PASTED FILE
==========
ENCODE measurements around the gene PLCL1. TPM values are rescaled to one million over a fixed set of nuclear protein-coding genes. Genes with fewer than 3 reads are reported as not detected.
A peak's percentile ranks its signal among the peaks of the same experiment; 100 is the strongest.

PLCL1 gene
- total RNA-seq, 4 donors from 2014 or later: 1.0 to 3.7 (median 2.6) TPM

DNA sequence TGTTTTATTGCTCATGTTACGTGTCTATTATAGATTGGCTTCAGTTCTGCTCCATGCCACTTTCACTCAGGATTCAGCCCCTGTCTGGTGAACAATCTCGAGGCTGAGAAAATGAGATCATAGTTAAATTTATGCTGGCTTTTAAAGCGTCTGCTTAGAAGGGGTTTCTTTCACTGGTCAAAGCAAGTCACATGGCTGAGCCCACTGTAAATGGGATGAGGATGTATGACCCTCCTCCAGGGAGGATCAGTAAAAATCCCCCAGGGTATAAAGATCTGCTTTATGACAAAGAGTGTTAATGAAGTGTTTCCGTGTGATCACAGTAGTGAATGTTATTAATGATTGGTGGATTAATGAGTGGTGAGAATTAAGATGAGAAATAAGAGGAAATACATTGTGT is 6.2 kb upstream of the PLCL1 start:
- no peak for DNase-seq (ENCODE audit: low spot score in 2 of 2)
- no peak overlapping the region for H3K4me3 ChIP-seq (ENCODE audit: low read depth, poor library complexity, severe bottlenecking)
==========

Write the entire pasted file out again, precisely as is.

ENCODE measurements around the gene PLCL1. TPM values are rescaled to one million over a fixed set of nuclear protein-coding genes. Genes with fewer than 3 reads are reported as not detected.
A peak's percentile ranks its signal among the peaks of the same experiment; 100 is the strongest.

PLCL1 gene
- total RNA-seq, 4 donors from 2014 or later: 1.0 to 3.7 (median 2.6) TPM

DNA sequence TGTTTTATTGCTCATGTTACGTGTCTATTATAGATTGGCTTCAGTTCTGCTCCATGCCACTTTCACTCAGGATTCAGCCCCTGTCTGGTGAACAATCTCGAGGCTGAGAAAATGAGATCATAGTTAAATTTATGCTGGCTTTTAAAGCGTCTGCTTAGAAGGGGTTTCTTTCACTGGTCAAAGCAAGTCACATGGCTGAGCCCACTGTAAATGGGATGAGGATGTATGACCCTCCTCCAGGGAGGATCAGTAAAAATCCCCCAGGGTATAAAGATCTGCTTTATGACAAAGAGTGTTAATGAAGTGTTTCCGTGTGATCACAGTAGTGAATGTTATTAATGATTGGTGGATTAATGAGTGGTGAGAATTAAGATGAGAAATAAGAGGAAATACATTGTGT is 6.2 kb upstream of the PLCL1 start:
- no peak for DNase-seq (ENCODE audit: low spot score in 2 of 2)
- no peak overlapping the region for H3K4me3 ChIP-seq (ENCODE audit: low read depth, poor library complexity, severe bottlenecking)